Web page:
Wednesday, December 7, 2011, 7:03 PM ET|Posted by Will RichmondNetflix announced its new Xbox experience this morning, but if the company was hoping for an enthusiastic reaction, it's instead getting a rousing chorus of boos from dozens of Xbox users. Nearly all of the comments on Netflix's blog post on the upgrade are negative, with some characterizing it as more of a downgrade and asking if or how they can restore the old Netflix experience.
I'm not an Xbox user so I'm relying on what the commenters are saying, but the primary complaints appear to focus around the elimination - without any notice - of a few key features that previously existed: group-watching parties, re-starting from the beginning of a title, easy pause/re-start, one-click jump-to fast-forward and re-wind and listing of the year a movie was released.
There is also lots of grumbling about new features which are considered either clumsy or superfluous: auto-starting TV shows when simply in browsing mode, inability to easily change display size, unwanted noises that accompany all navigation steps and unwatched titles being added to "Recently Watched" lists.
Some will excuse all of this as "version 1.0" issues, particularly since Google and others have made it fashionable to release software in "beta" mode even when issues are already known. But that feels too lenient to me. As Netflix management has said repeatedly in the past, gaming consoles like the Xbox are the most-used devices for watching Netflix streaming on TVs. In addition, gamers are notoriously passionate and vocal.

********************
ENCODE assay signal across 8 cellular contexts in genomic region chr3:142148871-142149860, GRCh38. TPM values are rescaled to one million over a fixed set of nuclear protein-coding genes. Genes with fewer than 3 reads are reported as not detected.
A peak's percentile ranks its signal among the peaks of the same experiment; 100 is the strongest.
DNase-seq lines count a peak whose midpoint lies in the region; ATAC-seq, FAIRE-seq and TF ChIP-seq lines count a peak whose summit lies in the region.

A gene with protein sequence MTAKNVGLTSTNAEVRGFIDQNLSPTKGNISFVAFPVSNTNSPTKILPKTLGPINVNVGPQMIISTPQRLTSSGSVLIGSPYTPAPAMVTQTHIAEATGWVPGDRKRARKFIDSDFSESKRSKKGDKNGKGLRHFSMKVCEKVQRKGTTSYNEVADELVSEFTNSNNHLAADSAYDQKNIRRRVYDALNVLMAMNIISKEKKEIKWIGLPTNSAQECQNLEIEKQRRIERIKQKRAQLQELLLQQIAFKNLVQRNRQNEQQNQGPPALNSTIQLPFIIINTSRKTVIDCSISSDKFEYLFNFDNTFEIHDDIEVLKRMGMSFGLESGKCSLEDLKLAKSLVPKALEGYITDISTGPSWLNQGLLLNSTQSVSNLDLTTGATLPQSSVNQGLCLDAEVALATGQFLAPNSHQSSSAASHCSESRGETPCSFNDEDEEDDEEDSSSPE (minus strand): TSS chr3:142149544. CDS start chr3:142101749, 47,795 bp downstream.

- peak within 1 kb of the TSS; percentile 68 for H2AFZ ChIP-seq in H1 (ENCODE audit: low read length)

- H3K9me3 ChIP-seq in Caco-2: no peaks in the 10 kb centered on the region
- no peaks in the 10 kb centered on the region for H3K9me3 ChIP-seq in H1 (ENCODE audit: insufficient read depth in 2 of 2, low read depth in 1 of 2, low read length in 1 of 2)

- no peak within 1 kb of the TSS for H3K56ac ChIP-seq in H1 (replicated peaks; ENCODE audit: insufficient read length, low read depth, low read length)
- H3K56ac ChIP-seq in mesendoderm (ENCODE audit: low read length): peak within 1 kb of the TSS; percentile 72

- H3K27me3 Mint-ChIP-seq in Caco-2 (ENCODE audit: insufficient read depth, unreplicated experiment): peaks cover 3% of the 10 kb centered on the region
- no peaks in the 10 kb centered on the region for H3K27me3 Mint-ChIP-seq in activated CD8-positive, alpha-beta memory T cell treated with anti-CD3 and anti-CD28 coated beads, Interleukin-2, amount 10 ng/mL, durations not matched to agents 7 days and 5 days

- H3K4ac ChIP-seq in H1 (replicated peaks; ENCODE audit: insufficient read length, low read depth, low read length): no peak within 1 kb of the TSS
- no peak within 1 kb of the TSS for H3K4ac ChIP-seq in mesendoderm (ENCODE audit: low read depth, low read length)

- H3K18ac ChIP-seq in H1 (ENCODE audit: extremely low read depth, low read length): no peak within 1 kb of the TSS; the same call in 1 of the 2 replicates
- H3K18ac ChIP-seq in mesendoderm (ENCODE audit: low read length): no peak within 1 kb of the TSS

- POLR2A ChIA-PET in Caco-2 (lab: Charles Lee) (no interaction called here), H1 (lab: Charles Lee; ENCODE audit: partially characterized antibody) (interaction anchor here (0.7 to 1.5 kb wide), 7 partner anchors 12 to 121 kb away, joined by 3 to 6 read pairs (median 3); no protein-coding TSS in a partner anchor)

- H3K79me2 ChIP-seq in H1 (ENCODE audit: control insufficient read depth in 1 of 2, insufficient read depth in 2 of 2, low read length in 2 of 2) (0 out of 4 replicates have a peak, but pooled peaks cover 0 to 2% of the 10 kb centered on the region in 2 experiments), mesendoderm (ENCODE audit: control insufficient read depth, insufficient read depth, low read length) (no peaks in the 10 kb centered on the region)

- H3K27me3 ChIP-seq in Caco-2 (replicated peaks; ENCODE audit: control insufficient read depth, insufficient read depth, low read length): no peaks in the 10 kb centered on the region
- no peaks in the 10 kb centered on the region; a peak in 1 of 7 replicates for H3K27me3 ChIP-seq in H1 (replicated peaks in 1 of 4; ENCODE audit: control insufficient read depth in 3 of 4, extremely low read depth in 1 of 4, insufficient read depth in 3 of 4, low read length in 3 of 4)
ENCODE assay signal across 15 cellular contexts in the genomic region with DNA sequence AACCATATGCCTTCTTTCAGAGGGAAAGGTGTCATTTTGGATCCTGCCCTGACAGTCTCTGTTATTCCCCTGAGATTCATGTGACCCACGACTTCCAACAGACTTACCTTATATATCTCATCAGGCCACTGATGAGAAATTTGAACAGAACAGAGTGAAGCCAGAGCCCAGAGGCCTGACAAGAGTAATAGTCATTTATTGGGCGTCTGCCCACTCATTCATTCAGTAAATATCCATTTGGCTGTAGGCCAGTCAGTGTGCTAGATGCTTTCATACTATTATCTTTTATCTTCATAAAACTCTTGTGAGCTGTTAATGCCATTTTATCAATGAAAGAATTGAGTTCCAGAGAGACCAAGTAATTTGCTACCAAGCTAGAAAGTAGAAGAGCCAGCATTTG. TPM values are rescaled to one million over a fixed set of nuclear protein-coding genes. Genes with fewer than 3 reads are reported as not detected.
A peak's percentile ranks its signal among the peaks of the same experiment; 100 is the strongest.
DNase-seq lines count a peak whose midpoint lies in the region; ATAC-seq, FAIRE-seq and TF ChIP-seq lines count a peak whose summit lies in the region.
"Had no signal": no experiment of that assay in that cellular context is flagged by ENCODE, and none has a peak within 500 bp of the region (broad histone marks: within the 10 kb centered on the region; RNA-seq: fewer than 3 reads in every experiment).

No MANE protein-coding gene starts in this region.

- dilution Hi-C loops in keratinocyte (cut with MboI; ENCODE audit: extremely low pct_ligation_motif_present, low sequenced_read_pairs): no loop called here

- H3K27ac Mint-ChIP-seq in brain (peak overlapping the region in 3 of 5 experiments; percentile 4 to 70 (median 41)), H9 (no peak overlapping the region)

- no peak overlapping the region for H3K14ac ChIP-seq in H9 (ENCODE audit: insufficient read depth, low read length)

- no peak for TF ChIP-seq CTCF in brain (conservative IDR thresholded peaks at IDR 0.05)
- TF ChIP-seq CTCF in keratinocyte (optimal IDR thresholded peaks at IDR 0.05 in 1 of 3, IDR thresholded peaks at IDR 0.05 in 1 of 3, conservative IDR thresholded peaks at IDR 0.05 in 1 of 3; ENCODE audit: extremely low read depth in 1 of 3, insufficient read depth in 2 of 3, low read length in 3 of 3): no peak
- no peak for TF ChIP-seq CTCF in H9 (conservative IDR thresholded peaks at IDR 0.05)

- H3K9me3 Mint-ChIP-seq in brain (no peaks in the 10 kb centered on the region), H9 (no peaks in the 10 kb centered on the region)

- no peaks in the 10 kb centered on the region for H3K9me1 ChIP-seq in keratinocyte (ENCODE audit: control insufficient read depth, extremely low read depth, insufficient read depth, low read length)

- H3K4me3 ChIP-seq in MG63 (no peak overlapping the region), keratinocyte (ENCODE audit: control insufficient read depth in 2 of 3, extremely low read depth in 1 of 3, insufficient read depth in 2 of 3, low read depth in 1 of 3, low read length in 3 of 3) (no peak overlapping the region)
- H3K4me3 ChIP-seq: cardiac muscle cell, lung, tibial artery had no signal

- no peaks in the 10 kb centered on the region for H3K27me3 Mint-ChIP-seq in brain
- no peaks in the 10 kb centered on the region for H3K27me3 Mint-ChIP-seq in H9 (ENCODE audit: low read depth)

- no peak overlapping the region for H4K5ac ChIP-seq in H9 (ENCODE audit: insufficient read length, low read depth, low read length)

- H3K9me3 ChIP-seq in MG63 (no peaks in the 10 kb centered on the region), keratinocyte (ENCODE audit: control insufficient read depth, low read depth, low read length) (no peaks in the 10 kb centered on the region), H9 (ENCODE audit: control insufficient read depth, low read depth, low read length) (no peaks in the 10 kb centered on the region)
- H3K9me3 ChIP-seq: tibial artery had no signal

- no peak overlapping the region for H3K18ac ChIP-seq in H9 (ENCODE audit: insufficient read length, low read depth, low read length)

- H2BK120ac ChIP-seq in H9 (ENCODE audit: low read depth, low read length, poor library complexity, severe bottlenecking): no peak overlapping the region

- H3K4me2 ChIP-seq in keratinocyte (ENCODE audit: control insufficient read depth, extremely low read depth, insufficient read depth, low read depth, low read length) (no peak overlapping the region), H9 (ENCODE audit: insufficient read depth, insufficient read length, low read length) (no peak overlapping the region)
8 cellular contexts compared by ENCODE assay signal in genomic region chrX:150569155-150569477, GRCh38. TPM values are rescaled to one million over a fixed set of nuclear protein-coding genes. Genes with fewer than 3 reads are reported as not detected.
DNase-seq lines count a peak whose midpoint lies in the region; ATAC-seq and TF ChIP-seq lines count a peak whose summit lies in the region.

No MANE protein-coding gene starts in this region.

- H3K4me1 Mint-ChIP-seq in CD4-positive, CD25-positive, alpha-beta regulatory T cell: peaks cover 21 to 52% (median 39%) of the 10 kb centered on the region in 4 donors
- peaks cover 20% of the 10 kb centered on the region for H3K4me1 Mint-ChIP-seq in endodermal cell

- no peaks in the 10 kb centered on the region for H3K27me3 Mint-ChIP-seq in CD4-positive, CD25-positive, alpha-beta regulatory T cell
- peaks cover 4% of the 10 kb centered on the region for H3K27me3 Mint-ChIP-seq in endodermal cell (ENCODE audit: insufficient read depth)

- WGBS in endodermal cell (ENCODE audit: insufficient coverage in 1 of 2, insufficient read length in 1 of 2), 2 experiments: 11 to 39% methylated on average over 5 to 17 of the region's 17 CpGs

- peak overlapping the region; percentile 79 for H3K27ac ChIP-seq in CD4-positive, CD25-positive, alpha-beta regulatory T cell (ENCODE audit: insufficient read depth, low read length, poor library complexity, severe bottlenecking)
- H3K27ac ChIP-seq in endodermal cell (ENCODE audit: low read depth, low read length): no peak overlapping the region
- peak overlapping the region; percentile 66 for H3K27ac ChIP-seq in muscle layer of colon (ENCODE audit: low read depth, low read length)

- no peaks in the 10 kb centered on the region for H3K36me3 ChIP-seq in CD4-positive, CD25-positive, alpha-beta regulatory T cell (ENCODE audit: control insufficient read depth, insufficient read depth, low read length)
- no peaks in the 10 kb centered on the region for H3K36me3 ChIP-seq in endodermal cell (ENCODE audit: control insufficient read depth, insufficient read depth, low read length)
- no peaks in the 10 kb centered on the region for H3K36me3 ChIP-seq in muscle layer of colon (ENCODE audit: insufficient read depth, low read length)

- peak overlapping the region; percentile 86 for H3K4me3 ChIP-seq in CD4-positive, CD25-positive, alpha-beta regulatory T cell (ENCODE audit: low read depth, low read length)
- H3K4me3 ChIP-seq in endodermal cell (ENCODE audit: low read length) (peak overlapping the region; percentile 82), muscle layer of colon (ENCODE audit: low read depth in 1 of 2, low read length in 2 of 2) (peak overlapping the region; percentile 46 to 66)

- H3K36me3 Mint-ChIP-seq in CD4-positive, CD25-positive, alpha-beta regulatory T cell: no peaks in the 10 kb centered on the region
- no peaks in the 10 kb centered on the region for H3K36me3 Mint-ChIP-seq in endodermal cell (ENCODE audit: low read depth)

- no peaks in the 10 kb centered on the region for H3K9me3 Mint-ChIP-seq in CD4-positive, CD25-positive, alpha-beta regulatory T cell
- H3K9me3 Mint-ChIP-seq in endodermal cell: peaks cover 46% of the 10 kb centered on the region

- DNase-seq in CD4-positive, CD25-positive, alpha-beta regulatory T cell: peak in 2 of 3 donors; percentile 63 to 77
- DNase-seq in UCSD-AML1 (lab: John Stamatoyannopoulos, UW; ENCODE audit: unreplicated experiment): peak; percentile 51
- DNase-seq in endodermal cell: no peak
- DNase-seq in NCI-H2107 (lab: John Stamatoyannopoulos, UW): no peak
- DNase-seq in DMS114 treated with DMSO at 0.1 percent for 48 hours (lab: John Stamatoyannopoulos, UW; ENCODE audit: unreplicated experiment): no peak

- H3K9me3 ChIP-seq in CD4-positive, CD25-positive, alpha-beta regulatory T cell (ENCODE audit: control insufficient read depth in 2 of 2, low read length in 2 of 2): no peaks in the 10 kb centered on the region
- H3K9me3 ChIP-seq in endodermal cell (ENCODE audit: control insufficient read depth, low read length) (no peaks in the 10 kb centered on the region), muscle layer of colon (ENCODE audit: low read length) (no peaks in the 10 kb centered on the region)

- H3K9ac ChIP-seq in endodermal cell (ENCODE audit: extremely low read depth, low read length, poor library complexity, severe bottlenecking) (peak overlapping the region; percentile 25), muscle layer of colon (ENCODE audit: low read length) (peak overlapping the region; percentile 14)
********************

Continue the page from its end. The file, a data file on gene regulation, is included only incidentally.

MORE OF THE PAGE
As a result, any changes in the Netflix experience must be thoroughly tested and over-communicated. In this case Netflix appears to have done neither. To get a sense of Netflix's thought process, HackingNetflix has a quote from the company's director of communications breezily saying the party feature, for example, wasn't used much so they just decided to drop it "to focus more on the interface and other features…"
After all Netflix recently went through with the ill-considered and poorly-communicated decisions around Qwikster and the 60% price increase - not to mention the drubbing the stock has suffered - you'd think Netflix would have learned and would now be meticulous about everything it does. Apparently not.